How to read from a specific offset and partition with the Kafka Console Consumer

Problem:

you need to read from a specific offset and partition of a topic

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Example use case:

You are confirming record arrivals and you'd like to read from a specific offset in a topic partition. In this tutorial you'll learn how to use the Kafka console consumer to quickly debug issues by reading from a specific offset as well as control the number of records you read.

Code example:

Try it

1
Initialize the project

To get started, make a new directory anywhere you’d like for this project:

mkdir console-consumer-read-specific-offsets-partition && cd console-consumer-read-specific-offsets-partition

2
Get Confluent Platform

Next, create the following docker-compose.yml file to obtain Confluent Platform.

---
version: '2'

services:
  zookeeper:
    image: confluentinc/cp-zookeeper:5.5.0
    hostname: zookeeper
    container_name: zookeeper
    ports:
      - "2181:2181"
    environment:
      ZOOKEEPER_CLIENT_PORT: 2181
      ZOOKEEPER_TICK_TIME: 2000

  broker:
    image: confluentinc/cp-kafka:5.5.0
    hostname: broker
    container_name: broker
    depends_on:
      - zookeeper
    ports:
      - "29092:29092"
    environment:
      KAFKA_BROKER_ID: 1
      KAFKA_ZOOKEEPER_CONNECT: 'zookeeper:2181'
      KAFKA_LISTENER_SECURITY_PROTOCOL_MAP: PLAINTEXT:PLAINTEXT,PLAINTEXT_HOST:PLAINTEXT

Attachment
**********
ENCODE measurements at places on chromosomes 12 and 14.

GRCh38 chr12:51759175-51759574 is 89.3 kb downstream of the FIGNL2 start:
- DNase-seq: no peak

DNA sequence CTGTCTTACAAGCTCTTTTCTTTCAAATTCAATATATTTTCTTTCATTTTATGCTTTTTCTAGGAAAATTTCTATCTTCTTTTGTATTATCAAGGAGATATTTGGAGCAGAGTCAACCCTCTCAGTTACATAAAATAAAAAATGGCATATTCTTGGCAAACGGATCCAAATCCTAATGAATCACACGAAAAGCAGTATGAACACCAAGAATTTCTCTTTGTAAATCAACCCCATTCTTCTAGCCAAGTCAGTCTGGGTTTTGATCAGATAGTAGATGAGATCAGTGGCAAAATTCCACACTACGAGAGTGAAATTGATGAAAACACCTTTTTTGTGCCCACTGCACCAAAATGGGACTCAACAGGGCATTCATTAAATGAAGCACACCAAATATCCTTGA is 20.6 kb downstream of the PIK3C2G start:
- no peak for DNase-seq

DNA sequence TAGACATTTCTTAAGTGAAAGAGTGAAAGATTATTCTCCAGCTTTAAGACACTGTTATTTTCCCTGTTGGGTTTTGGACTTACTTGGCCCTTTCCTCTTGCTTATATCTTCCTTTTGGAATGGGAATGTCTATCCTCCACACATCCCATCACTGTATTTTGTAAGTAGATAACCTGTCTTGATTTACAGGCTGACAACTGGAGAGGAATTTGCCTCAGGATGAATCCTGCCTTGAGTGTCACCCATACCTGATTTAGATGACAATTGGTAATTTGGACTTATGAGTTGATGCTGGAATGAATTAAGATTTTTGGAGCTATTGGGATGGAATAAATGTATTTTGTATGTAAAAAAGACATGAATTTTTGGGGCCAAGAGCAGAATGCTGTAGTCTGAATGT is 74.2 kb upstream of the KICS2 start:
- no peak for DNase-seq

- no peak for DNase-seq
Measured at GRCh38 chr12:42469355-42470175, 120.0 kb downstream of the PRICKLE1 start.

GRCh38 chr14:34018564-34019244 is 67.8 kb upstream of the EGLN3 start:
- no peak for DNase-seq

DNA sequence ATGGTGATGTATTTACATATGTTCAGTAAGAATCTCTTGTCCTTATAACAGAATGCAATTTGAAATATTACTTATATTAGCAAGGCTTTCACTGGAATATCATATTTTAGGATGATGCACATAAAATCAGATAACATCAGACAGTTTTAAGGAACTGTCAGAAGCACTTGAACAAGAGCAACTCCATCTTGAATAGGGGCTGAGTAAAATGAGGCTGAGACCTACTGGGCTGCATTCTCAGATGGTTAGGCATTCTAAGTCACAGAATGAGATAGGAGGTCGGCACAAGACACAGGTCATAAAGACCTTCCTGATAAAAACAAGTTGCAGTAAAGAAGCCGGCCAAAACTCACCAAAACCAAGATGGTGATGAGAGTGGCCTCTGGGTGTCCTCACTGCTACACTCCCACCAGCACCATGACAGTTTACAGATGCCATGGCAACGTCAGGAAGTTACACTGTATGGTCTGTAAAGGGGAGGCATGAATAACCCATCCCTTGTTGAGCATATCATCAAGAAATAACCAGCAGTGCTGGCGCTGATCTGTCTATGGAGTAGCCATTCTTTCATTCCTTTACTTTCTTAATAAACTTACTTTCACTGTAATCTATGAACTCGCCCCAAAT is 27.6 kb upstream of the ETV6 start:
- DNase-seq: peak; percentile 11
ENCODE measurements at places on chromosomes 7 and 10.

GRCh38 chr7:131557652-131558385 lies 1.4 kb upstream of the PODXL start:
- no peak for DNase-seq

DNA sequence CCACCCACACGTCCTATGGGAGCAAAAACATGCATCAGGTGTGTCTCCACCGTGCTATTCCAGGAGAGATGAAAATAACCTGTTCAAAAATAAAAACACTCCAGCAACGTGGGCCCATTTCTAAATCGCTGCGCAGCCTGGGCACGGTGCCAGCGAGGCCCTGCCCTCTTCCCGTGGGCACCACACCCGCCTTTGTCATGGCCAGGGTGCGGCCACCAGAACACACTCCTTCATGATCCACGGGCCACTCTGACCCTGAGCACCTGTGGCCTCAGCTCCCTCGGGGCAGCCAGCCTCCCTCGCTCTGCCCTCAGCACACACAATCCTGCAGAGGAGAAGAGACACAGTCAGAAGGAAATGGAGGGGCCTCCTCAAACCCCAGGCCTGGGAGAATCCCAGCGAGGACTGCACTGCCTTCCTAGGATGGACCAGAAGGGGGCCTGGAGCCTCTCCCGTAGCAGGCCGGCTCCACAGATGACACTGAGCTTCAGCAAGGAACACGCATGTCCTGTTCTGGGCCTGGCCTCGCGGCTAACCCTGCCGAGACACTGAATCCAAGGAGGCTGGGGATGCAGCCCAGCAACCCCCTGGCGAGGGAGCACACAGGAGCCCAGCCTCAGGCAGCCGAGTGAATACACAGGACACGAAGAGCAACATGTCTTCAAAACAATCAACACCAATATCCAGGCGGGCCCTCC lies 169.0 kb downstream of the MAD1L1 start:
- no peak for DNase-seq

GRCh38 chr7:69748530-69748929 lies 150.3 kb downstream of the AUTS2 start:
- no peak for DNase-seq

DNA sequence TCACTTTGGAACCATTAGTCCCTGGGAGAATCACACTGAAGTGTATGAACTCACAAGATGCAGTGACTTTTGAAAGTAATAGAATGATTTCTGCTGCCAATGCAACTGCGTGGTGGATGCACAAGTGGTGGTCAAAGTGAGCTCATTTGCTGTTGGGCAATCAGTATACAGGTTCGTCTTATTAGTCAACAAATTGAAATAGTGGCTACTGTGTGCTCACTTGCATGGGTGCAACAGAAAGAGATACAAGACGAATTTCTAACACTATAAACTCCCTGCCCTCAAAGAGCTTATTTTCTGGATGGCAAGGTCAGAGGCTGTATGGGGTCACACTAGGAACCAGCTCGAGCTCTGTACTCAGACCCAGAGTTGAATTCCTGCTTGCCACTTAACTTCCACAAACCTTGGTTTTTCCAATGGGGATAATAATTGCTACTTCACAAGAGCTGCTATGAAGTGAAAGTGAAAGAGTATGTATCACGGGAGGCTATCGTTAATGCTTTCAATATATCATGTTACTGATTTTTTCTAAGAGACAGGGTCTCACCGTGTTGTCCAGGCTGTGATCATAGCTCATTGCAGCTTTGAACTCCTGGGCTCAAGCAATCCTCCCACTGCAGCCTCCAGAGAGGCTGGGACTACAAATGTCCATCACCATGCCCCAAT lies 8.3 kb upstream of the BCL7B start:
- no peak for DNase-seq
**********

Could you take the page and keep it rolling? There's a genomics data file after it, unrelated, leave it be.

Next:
KAFKA_ADVERTISED_LISTENERS: PLAINTEXT://broker:9092,PLAINTEXT_HOST://localhost:29092
      KAFKA_OFFSETS_TOPIC_REPLICATION_FACTOR: 1
      KAFKA_GROUP_INITIAL_REBALANCE_DELAY_MS: 0
      

Now launch Confluent Platform by running:

docker-compose up -d

3
Create a topic with multiple partitions

Your first step is to create a topic to produce to and consume from. This time you’ll add more than one partition so you can see how the keys end up on different partitions.

Your first step is to open a shell on the broker container:

docker-compose exec broker bash

Then use the following command to create the topic:

kafka-topics --create --topic example-topic --bootstrap-server broker:9092 --replication-factor 1 --partitions 2

Keep the container shell you just started open, as you’ll use it in the next step.

4
Produce records with keys and values

To get started, lets produce some records to your new topic.

Since you’ve created a topic with more than one partition, you’ll send full key-value pairs so you’ll be able to see how different keys end up on different partitions. To send full key-value pairs you’ll specify the parse.keys and key.separtor options to the console producer command.

Let’s run the following command in the broker container shell from the previous step to start a new console producer:

kafka-console-producer --topic example-topic --broker-list broker:9092\
  --property parse.key=true\
  --property key.separator=":"

Then enter these records either one at time or copy-paste all of them into the terminal and hit enter:

key1:the lazy
key2:fox jumped
key3:over the
key4:brown cow
key1:All
key2:streams
key3:lead
key4:to
key1:Kafka
key2:Go to
key3:Kafka
key4:summit

After you’ve sent the records, you can close the producer with a CTRL+C command, but keep the broker container shell open as you’ll still need it for the next few steps.

5
Start a console consumer to read from the first partition